Roger Cohen
The New York Times (Opinion)
July 9, 2010 - 12:00am

NEW YORK — Here’s an intriguing nugget, given Turkey’s recent decision to close its airspace to Israeli military planes: When Israel attacked a covert Syrian nuclear reactor on Sept. 6, 2007, its bombers overflew Turkey.

A former senior U.S. official who was intimately involved in handling the fallout from the raid told me Turkish officials raised the issue with Israel, were invited to discuss the matter, but in the end let it drop.

Those were different times, before Turkish-Israeli ties entered their current poisonous phase.

The biggest injection of poison was administered by Israel’s killing of nine Turkish activists (one of them also a U.S. citizen) on a Gaza aid ship on May 31. This was the immediate catalyst to the airspace exclusion. But well before that, Recep Tayyip Erdogan, the Turkish prime minister who heads a party of Islamist bent, had hit the (negative) reset button with Israel.

Erdogan was infuriated by Israel’s Gaza offensive of 2008-09, in which about 1,400 Palestinians, and 13 Israelis, were killed.

Spurned as a supplicant to the West — some European Union politicians have much to answer for with their notions of a “Christian club” — Erdogan has recast Turkey as a regional power with strong interests in Iran and Syria. Looking east has helped ignite the Turkish economy while Europe flounders. A novel role that turns history on its head has appealed to Erdogan: Turkish hero of the Arab street.

Given the military trade between Israel and Turkey ($1.8 billion in 2007), U.S. godfathering of the Turkish-Israeli relationship, and Turkey’s commitment to remaining inside the Western tent even while reaching outside it, I don’t expect cooperation to cease between Ankara and Jerusalem. But Israel has real reason for concern.

It could overfly Turkey in 2007 en route to taking out a Syrian facility of North Korean design because of the wink-and-nod nature of its military relationship with its best regional Muslim friend. That’s history.

Since then Israel’s actions, tactical bluster devoid of strategic sense, have left it far more isolated than before. I hear more hostility to Israel around the world than at any time I can recall.

The United States, traumatized, made mistakes after 9/11. Too often, it shunned prudence and rode roughshod. Israel is in some ways an extension of the United States. The line between what’s domestic and what’s international in the relationship is flimsy. It’s therefore not surprising that Israel, too, has erred on the side of warmongering this past decade.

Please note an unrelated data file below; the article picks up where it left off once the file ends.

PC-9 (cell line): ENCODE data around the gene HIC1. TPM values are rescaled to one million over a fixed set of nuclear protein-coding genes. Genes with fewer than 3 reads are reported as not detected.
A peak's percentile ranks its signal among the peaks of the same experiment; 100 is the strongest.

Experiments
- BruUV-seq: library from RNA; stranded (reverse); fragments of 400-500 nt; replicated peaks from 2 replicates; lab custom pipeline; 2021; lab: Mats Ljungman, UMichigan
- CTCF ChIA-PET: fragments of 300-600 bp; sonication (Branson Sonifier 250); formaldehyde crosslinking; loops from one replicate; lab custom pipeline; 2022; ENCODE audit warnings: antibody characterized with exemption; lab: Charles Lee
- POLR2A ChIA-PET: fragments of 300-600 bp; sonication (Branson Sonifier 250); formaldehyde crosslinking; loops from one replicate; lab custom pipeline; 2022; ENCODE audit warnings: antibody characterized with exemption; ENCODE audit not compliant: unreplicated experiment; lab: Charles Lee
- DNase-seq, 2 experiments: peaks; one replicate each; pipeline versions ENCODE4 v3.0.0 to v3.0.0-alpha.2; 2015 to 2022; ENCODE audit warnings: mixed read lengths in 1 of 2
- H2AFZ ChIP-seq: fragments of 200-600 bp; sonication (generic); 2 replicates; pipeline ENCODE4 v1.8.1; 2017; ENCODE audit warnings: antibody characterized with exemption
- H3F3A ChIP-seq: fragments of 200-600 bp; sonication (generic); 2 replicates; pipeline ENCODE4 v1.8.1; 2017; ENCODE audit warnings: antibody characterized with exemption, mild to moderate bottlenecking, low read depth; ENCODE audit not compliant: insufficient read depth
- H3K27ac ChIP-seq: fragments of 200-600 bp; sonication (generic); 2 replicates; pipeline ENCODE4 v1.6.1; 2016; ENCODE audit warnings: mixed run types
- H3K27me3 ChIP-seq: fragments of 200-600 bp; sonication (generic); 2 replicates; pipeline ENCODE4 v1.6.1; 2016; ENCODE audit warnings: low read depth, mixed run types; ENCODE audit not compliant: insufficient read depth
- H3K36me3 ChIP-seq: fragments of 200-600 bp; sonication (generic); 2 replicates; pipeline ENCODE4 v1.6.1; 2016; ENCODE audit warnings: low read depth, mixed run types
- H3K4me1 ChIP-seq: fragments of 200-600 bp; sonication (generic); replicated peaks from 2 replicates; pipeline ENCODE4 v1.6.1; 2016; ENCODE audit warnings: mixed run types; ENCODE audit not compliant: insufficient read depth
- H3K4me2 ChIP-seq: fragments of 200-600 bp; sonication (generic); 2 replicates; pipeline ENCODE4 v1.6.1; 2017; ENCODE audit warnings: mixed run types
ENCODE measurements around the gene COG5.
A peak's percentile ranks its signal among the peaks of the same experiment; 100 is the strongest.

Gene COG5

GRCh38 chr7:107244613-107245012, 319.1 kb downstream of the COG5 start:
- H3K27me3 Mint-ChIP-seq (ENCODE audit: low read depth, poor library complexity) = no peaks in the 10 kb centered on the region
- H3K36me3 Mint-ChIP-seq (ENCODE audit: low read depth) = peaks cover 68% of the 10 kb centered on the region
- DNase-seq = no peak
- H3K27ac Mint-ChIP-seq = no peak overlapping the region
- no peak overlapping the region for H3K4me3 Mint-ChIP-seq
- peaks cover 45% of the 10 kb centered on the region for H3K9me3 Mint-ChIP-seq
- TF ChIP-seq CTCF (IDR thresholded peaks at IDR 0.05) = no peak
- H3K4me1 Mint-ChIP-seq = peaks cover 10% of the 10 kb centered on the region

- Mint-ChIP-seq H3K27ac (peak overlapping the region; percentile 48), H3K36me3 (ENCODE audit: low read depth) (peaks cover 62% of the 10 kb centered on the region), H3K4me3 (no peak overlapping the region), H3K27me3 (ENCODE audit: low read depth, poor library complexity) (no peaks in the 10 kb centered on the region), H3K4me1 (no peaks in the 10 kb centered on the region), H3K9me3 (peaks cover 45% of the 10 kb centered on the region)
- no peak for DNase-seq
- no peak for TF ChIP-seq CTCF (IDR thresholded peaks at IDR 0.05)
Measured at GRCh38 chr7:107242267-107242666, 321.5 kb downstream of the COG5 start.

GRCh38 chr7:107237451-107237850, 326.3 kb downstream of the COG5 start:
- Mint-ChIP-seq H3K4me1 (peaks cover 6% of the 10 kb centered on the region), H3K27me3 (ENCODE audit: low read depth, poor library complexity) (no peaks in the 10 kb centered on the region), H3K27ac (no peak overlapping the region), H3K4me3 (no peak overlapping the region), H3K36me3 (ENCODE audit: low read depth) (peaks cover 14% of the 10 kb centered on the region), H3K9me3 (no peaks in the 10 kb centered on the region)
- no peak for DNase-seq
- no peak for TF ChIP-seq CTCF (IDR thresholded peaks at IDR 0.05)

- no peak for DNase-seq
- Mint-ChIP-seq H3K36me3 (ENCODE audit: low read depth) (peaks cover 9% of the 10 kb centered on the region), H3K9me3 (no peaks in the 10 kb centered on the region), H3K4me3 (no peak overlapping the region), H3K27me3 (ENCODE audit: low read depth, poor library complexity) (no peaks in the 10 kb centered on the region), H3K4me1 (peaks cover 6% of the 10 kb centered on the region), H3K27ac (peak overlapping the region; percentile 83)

The war on terror, an expression dropped by President Obama, was a catchall phrase that enabled Israeli leaders to bundle the Palestinian national struggle into the terror camp, where much of it did not belong. This has proved a terrible distorting lens.

I sense some Israeli realization at last that this course — the terror-propagating Gaza sardine can, the ad-hominem outrage of the reaction to the Goldstone report on Gaza, the facile recourse to disproportionate force, the repetitive “no Palestinian interlocutor” complaints, the too spin-doctored slogans of constant existential threat — leads only to a dead end. Israel can do much better.

How else to interpret the prizing open, to some degree, of that Hamas sardine can? And the Israeli indictment of officers and soldiers for their roles in Gaza — precisely the possible war crimes of which Richard Goldstone wrote? And the dawning realization that in Salam Fayyad, the West Bank Palestinian prime minister, Israel has the last best interlocutor it will ever encounter? And a toning-down of the overdone Iran threat drumbeat?

I’ve long argued for such shifts. I’m pleased to see them. I’ve no idea how lasting they will be: Benjamin Netanyahu’s right-wing government gives cause for doubt. Much will depend on whether Obama — this week’s pre-November love-fest with Netanyahu notwithstanding — is prepared to be tough.

The Mideast remains volatile. On the Iran drumbeat, some other nuggets from that former senior official are of interest. The Bush administration opposed the 2007 Israeli strike. It was worried the Syrians would respond and ignite a wider Middle East war. It believed tough U.S. diplomacy, backed by the threat of force, would ensure the Syrian reactor never became operational. President Bush’s line was: Let me handle it.

Ehud Olmert, then the Israeli prime minister, was disappointed at American inaction. His line was: It’s now in our hands. No U.S. green light was asked for, and none given, as Israel bombed.

The fallout was contained through sleight of hand. Israel feigned ignorance. A tight collar was placed for several months around U.S. intelligence. President Bashar al-Assad was not made to feel cornered. It was as if the reactor had gone poof in the night.

Could Iran’s Natanz plant go poof in the night? Some people are thinking about it, an attack from “nowhere.” I think those are dangerous thoughts. Iran is not Syria.

The Obama-Netanyahu statement said: “The president told the prime minister he recognizes that Israel must always have the ability to defend itself, by itself, against any threat or possible combination of threats, and that only Israel can determine its security needs.”

Is that plain language or a hall of mirrors?



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